Heard Lately #5: Leo “Bud” Welch-The Angels In Heaven Done Signed My Name review
Haiku of contrition:
Too much Auerbach.
I know everyone loves Dan.
“Bud” Welch needs love, too.
Artist: Leo “Bud” Welch
Album: The Angels in Heaven Done Signed My Name
Release date: March 8, 2019
The deal. Star producers cut two ways. They get people to listen to an artist they might not usually investigate and it can create new audiences. Jack White probably introduced Loretta Lynn to new listeners with Van Lear Rose (I know I wouldn’t have heard and loved that album without White’s involvement). Even someone like Rick Rubin brought a new audience to Johnny Cash with his two 1990s albums (although I’m not sure Rick Rubin qualifies as a star). Dan Auerbach of the Black Keys does something similar with The Angels in Heaven Done Signed My Name, the final album recorded by bluesman Leo “Bud” Welch.
I was curious about the album because of Auerbach’s involvement, but also because of the beautiful guitar on the album’s cover. I wasn’t familiar with the blues/gospel artist, otherwise, though. Perhaps I would have found my way to the album, but probably not. So in this example, Auerbach brought someone into the tent. Ideally, he would have stopped with the use of his name, and just gotten Welch’s singing and playing down on tape. That would have been plenty, and it occurs at times on the album, but Auerbach also has a lot of his personal sound in the record, which sometimes steals, or at least masks, Welch’s thunder.
The album is at its best when you’re getting pure Welch. “Right On Time” is gospel driven by Welch’s simple, propulsive guitar. There’s a cool lead guitar line over the song that keeps things interesting, but the track probably would have worked with just Welch’s guitar and voice. “I Wanna Die Easy” is similarly built on Welch’s voice and guitar, with drums, this time, moving the song along. These tracks are some of Auerbach’s best, production-wise. He’s enriching Welch’s spartan style, adding another dimension, but also keeping the spotlight trained on Welch.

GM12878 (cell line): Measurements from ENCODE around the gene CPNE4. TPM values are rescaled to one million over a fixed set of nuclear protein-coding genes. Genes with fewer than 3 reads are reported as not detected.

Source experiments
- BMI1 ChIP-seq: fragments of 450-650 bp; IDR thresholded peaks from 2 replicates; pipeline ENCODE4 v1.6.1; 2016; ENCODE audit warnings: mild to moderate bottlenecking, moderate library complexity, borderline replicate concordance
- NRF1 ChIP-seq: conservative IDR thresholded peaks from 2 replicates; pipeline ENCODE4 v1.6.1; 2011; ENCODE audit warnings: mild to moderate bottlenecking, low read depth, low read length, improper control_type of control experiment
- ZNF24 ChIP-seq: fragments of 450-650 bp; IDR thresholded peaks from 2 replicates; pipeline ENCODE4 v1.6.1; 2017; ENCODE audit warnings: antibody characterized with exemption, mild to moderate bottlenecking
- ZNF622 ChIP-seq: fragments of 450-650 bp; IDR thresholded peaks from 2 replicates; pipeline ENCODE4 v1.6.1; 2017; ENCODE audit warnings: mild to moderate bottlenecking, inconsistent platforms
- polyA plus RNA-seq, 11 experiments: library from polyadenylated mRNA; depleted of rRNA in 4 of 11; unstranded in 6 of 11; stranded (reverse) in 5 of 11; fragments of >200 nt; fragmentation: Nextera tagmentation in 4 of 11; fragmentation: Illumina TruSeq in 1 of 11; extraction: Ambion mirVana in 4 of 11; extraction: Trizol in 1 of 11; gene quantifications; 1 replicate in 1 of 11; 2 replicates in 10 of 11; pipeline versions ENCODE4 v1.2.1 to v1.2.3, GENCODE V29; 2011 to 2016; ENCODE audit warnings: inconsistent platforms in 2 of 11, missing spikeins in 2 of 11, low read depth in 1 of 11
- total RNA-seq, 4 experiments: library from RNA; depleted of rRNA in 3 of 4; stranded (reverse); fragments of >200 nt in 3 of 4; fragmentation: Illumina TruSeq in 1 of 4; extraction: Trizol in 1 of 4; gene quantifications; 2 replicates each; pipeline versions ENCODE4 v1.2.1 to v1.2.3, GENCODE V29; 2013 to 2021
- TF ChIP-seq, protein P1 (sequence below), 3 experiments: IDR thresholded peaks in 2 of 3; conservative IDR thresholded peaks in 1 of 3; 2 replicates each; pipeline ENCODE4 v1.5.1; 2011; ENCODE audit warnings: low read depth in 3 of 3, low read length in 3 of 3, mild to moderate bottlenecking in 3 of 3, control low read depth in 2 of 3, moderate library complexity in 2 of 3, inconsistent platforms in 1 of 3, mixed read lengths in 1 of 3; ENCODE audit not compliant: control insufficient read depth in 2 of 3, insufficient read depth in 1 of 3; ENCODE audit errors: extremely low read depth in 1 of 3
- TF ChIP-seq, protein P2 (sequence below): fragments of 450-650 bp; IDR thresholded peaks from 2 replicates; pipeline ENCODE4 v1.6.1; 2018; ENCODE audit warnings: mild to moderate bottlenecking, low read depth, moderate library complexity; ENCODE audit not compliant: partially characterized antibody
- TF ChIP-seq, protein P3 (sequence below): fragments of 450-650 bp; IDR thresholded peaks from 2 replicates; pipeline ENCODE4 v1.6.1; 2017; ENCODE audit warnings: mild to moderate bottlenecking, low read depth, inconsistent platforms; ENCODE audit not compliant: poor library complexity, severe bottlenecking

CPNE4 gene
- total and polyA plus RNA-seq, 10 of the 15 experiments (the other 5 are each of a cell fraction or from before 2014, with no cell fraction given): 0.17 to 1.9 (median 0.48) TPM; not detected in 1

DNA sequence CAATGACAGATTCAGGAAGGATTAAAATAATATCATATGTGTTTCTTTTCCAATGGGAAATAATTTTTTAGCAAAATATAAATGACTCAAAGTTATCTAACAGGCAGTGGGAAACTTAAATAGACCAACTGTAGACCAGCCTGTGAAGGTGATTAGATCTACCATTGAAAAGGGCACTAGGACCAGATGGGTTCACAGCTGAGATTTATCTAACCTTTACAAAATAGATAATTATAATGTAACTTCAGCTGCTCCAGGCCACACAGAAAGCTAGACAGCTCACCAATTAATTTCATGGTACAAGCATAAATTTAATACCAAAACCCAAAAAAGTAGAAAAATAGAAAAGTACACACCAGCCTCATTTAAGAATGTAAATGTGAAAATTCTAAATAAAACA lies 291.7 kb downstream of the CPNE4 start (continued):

Straight talk. Some of the tracks feel like Welch fronting a Black Keys tribute band. “Walk with Me Lord” has a sexy, soulful groove that no gospel artist would feel comfortable with. Plus, it has some of that spacey Black Keys guitar sound, which also feels odd. It’s not a bad track, but it just doesn’t sound like Welch. The same holds for “Don’t Let the Devil Ride,” which is dominated by Auerbach’s guitar work.
The confession. I didn’t listen to this until well after the album came out. I wish I had, because the conversation about the role of a celebrity producer is an interesting one. Is it the role of a producer to document an album or collaborate on it? Was Auerbach trying to create a familiar sound to sell records? What was that the expectation?
Closing arguments. If this had been billed as a Welch/Auerbach side project/band, I’d love this album to death. I’m just having trouble wrapping my heard around how much this sounds like Welch fronting the Black Keys, rather than an elderly artist being supported by his band and producer. Auerbach said most of the album was recorded live, so it’s not like Welch was tricked or betrayed. But given that Welch died before the album was released, it would have been nice to hear more of the artist and less of the producer. Having said all of that, it’s a fun, great-sounding album and I might just be caught up in semantics.
(this was a digital download but the pile is still impressive)
So much amazing music comes out all of the time. I review what I can as quickly as I can, working my physical and digital piles as efficiently as possible, but things fall between the cracks. Rather than giving up on things that are a little past their prime, contemporary-review-standards-wise, I’m going back for the overflow that deserves to be heard — even if it’s a little late.